I suppose it was the chaos and the edge, the new idea that you can do whatever you want in your life and in your music. When I was that age, being in a rock band seemed like it was going to give me that opportunity, to be loose and pretty much do whatever I wanted, both on stage in music and in my life. I always loved music, but it wasn't until I saw that that I realised it could actually change your whole lifestyle.

I heard a rumour about the recording of 'Plug In Baby' [from 2001's Origin Of Symmetry]. involving mushrooms, nudity and a sauna. What's the story?

Tim, 20, Riverview, NSW
(Laughs) Uh, yeah. It was in between recording takes. In England every now and again, certainly when it rains, loads of mushrooms grow. You take them to open your mind up to a broader dimension - you get to see the world from a different perspective. I'm sure you get them over there as well, but in England they grow in fields, you can find them anywhere. They often grow near cow shit, unfortunately. We found ourselves... not full naked, but definitely partially naked, in a bathtub rolling around. The mixture between that and doing the takes... I can't actually remember recording the songs to be honest, but I remember listening to it and saying, "Whoa, man, this is cool!" But a week later we listened to it and thought it was all a bit crap, so we had to spend a week fixing it up. But for writing and exploring new ideas, I'd recommend mushrooms. God put them there for us to use! It's nature's drug, you shouldn't make nature illegal.

Is it true Muse once supported the Spice Girls? What was that like?

Lucy, 27, Blackburn, Vic
I've no idea where this came from! I think someone stuck it on the internet for a joke and everyone believed it; it's completely false. I've never played with them or met them. I wish I did - I would've loved to have supported them... ideally on the same bus as well.

How does it feel to be the biggest little man in music?

Andrew, 21, Koolewong, NSW
(Laughs) It's quite good. With the guitar on stage you get to feel quite: "Hey man, I'm not too bad after all! I'm 5'7 but I can play some good riffs so it's all right. Everything's okay." (Can't stop laughing.)

Are you easy to work with?

Jesse, 18, Gympie, Qld
(Ponders) Um... no, probably not, I'd say. I'm easy to work with people who know me, but with strangers I'm quite difficult. Just because there are ways I'm used to doing things: it's probably the disadvantage of being in a band for so long, you become very connected together and have certain ways of working. I've noticed that when you bring other people into the equation they can misinterpret the way you are as being very aggressive or very forward. But when you're working with your own bandmates you're used to dealing that way.

Do you crack the whip, then?

We all crack whips with each other, depending what it is. They all crack whips with me when I'm playing the piano too much! I generally crack the whip at them when they're playing cheap drum riffs. Between the three, somewhere we find a balance.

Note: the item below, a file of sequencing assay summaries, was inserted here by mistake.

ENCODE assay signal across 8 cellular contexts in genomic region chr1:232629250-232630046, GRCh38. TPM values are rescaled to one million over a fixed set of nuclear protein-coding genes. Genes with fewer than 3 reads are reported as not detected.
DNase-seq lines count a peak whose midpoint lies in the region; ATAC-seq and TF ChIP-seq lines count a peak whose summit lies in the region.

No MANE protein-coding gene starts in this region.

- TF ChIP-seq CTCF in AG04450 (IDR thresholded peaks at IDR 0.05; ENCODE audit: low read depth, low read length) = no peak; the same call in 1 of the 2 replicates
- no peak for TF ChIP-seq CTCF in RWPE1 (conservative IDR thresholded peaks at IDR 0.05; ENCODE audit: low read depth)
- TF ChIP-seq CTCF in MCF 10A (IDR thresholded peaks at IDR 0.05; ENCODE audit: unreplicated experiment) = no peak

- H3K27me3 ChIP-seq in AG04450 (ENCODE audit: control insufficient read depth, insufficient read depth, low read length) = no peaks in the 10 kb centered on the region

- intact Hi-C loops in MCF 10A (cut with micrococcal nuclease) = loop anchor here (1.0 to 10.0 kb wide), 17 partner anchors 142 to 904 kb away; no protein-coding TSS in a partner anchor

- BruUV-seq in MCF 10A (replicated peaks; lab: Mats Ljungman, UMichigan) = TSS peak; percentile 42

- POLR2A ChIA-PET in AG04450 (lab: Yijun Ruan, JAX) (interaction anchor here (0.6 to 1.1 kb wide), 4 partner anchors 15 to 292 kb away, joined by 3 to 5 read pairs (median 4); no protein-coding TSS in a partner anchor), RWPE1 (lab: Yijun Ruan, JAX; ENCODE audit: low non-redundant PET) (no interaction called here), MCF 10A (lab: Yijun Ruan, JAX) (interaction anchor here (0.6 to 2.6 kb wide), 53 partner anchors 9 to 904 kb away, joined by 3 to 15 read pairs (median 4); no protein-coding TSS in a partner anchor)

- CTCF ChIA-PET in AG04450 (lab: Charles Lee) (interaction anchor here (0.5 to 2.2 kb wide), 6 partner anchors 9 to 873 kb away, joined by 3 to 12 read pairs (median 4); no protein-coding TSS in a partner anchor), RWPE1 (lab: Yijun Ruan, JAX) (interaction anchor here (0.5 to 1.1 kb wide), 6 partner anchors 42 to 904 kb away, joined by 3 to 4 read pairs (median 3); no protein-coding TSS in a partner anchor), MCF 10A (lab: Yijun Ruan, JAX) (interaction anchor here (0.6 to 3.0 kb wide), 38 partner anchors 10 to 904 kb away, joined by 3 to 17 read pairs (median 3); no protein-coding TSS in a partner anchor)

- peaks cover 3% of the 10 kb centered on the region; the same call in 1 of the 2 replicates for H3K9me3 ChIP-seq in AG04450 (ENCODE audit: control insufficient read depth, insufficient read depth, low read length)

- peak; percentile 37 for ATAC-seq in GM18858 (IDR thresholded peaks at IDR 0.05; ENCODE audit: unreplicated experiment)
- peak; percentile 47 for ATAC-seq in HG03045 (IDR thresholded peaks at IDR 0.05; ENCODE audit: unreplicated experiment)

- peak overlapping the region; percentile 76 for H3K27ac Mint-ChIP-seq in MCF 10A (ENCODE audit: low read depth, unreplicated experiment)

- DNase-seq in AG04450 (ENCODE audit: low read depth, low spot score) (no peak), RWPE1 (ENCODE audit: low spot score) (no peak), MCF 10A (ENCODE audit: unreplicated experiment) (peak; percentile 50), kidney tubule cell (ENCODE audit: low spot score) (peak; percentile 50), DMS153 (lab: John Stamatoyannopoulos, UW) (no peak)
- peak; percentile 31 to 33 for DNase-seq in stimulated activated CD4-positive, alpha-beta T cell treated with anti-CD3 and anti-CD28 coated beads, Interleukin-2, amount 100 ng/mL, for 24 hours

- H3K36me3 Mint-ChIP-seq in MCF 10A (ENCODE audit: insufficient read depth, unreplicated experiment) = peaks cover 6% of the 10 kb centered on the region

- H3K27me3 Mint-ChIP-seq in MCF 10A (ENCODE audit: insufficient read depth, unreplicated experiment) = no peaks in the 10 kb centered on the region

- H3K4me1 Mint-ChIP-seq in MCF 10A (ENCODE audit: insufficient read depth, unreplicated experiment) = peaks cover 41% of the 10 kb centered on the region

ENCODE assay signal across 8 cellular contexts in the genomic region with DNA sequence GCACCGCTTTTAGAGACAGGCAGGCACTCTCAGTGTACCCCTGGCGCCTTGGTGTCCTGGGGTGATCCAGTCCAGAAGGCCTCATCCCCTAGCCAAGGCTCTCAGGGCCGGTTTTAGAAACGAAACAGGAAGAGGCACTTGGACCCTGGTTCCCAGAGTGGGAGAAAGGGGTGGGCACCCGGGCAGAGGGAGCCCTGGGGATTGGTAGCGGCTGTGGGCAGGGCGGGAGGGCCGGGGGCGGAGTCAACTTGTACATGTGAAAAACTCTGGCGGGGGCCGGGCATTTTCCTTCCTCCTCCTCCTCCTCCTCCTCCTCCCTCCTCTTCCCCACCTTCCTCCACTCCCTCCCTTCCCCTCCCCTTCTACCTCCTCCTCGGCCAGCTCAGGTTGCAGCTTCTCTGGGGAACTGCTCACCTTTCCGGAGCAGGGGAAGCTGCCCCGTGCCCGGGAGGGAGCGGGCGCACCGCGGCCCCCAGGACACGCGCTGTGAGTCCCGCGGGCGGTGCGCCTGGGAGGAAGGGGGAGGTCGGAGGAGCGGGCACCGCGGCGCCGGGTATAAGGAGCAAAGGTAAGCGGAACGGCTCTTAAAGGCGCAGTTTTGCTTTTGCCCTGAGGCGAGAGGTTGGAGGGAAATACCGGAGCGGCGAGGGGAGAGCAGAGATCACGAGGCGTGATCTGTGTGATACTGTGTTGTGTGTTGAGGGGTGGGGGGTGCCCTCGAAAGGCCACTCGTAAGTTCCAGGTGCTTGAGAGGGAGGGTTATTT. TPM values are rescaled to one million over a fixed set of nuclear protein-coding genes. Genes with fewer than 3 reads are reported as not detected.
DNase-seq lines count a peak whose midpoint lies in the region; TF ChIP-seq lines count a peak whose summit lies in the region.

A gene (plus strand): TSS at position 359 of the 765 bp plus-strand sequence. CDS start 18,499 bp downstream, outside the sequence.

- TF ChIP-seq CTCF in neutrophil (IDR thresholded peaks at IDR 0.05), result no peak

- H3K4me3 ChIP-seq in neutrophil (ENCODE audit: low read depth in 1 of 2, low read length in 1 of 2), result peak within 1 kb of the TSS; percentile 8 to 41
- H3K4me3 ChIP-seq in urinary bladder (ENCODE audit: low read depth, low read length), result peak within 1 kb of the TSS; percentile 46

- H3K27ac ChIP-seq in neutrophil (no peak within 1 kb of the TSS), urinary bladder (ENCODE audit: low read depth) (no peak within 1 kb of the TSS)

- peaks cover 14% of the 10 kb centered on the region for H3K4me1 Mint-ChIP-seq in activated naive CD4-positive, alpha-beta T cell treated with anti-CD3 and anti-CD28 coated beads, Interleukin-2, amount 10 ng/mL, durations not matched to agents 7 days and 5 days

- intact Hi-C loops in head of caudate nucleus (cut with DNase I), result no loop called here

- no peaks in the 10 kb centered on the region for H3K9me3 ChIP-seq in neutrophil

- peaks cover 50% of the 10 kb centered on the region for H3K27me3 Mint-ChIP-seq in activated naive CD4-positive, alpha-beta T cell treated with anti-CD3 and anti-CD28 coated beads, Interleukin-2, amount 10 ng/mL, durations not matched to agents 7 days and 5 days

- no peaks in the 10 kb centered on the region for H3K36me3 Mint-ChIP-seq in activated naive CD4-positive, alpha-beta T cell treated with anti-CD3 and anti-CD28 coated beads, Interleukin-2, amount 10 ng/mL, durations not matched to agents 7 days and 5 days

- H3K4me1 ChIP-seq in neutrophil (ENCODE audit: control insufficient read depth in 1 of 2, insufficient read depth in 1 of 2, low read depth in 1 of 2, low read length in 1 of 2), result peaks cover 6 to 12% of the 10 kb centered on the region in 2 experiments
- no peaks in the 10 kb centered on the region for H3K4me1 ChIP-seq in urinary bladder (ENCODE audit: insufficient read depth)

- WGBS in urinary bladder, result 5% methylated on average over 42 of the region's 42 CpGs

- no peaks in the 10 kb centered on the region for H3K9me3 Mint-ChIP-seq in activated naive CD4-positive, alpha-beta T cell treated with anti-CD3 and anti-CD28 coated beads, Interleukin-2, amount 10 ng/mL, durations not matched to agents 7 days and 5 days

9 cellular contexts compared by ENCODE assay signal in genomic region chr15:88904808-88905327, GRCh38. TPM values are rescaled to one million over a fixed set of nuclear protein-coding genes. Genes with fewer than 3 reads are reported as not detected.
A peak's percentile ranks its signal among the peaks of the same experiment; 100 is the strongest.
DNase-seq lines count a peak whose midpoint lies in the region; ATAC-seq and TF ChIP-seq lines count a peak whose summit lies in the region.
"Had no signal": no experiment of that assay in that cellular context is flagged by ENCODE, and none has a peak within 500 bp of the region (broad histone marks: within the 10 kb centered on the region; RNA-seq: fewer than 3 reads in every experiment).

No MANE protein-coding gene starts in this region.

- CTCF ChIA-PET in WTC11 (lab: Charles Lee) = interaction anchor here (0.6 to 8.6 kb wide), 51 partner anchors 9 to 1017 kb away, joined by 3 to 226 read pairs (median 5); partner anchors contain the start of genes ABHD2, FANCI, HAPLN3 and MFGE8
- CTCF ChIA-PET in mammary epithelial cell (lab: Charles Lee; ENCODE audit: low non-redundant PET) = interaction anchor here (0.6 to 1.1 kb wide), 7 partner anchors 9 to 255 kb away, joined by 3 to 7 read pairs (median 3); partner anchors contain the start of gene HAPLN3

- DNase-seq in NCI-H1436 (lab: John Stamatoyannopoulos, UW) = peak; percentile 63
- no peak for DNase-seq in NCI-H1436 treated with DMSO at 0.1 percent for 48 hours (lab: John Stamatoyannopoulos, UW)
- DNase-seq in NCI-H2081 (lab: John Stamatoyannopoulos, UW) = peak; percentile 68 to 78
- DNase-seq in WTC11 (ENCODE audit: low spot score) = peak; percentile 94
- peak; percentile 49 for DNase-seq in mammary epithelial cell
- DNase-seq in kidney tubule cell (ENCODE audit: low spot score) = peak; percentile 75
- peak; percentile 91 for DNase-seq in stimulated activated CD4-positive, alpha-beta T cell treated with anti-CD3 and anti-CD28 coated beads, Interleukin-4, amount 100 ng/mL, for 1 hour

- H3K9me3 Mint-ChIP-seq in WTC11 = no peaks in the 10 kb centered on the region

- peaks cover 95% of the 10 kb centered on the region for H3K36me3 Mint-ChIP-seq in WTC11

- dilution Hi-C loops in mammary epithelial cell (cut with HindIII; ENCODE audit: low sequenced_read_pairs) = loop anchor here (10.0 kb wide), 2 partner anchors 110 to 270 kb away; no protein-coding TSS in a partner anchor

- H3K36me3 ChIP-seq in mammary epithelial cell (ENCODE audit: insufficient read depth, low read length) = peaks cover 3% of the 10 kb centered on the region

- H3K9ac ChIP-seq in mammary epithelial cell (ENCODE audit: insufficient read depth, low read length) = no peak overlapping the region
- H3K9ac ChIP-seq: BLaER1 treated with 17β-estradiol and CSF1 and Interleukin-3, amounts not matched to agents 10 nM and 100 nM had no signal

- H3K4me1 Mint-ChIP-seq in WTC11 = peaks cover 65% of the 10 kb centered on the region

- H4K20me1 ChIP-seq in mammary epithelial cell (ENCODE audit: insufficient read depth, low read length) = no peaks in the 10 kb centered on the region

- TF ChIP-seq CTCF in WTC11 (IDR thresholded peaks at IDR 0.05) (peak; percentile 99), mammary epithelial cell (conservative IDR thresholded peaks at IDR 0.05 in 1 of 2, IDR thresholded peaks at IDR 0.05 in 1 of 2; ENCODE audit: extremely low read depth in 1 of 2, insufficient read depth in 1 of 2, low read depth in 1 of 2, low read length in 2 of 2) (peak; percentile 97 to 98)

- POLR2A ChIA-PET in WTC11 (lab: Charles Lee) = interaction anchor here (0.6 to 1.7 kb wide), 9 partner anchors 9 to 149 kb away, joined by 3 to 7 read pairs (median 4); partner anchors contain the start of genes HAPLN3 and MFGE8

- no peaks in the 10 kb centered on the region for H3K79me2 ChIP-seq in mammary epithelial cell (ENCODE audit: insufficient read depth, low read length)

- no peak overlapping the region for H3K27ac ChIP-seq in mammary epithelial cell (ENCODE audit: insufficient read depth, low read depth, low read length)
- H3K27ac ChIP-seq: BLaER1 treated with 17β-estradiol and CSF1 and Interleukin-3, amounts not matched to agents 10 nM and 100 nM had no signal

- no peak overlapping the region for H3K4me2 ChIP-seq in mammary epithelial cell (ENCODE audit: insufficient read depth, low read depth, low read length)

Is the Paul McCartney song 'Mr Bellamy' written about you? (It depicts a delusional 'Mr Bellamy' sitting on a roof and refusing to come down.)

Marty, 26, Hawthorn, Vic
I don't think so! I'll check it out. I seriously doubt it's about me but... I'd be very surprised if it was, that would be a funny situation.

Is it true you're thinking of working with an orchestra next?

Amelia, 22, North Perth, WA
If Dom and Chris let me! No, I definitely wanted to do the whole "we've blown it and become a total pop band" and I'm sure we'll do some more bits that are a bit more groovy and more dance. More up-tempo. There's definitely a few bits and pieces lying around that have been unfinished for so long that I just think we should lay them down. We certainly wouldn't do a whole album but definitely a couple of pieces that we might be able to release outside of an album might be interesting.

How did your father's band (the Tornadoes) influence you as a musician?

Jervis, 18, Mornington, Vic
Dad introduced me to music when I was very young, and played me a lot of '50s and '60s records that I probably would never have heard of if it wasn't for him. I definitely got that more sci-fi... well, not sci-fi, but I guess what people like to call the more "spacey" sound from his band. The band he was in before the Tornadoes did this song called 'Telstar' - that song was the most well known. [The instrumental, named after a satellite, was the first British song to hit No.1 in the US.] For the '50s it did sound very futuristic, and very kind of spacey, so that element of the band definitely came from him.

Is it true you live in the house of former opera composer Vincenzo Bellini and you're trying to conjure up his ghost?

Amanda, 23, Ferny Grove, Qld
I don't actually live there. The band were building a place where we could rehearse and live while we were rehearsing, and it's in the grounds of an Italian opera composer's house. I tried to get some of his vibes going because I listened to some of his music and I think it's brilliant stuff. It definitely feels like it's got some kind of musical ghost hanging around. If I was ever going to get a house and it was haunted, I'd want it to be haunted by a great composer, that's kind of ideal for me (laughs).